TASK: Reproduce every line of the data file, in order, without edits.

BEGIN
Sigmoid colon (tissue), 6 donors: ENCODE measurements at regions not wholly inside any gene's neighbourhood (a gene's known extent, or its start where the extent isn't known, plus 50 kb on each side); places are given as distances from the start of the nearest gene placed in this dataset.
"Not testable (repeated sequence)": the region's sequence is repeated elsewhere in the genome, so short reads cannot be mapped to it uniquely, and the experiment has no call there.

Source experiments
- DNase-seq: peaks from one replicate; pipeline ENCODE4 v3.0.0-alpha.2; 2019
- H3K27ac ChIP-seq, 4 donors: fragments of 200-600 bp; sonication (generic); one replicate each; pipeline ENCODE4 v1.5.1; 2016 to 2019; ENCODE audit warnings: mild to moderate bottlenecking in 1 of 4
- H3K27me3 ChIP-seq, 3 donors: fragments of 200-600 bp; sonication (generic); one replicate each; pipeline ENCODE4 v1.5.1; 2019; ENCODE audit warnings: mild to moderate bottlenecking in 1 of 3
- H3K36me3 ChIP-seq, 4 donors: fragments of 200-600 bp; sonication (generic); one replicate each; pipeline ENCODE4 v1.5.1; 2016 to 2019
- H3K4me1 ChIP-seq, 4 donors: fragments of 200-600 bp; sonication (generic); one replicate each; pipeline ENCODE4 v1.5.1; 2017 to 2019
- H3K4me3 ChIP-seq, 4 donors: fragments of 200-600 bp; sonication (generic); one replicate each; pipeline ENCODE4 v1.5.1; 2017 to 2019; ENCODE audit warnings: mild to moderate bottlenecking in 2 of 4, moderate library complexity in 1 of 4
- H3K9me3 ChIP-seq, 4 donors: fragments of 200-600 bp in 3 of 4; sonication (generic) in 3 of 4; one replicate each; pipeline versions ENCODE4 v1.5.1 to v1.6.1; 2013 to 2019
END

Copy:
Sigmoid colon (tissue), 6 donors: ENCODE measurements at regions not wholly inside any gene's neighbourhood (a gene's known extent, or its start where the extent isn't known, plus 50 kb on each side); places are given as distances from the start of the nearest gene placed in this dataset.
"Not testable (repeated sequence)": the region's sequence is repeated elsewhere in the genome, so short reads cannot be mapped to it uniquely, and the experiment has no call there.

Source experiments
- DNase-seq: peaks from one replicate; pipeline ENCODE4 v3.0.0-alpha.2; 2019
- H3K27ac ChIP-seq, 4 donors: fragments of 200-600 bp; sonication (generic); one replicate each; pipeline ENCODE4 v1.5.1; 2016 to 2019; ENCODE audit warnings: mild to moderate bottlenecking in 1 of 4
- H3K27me3 ChIP-seq, 3 donors: fragments of 200-600 bp; sonication (generic); one replicate each; pipeline ENCODE4 v1.5.1; 2019; ENCODE audit warnings: mild to moderate bottlenecking in 1 of 3
- H3K36me3 ChIP-seq, 4 donors: fragments of 200-600 bp; sonication (generic); one replicate each; pipeline ENCODE4 v1.5.1; 2016 to 2019
- H3K4me1 ChIP-seq, 4 donors: fragments of 200-600 bp; sonication (generic); one replicate each; pipeline ENCODE4 v1.5.1; 2017 to 2019
- H3K4me3 ChIP-seq, 4 donors: fragments of 200-600 bp; sonication (generic); one replicate each; pipeline ENCODE4 v1.5.1; 2017 to 2019; ENCODE audit warnings: mild to moderate bottlenecking in 2 of 4, moderate library complexity in 1 of 4
- H3K9me3 ChIP-seq, 4 donors: fragments of 200-600 bp in 3 of 4; sonication (generic) in 3 of 4; one replicate each; pipeline versions ENCODE4 v1.5.1 to v1.6.1; 2013 to 2019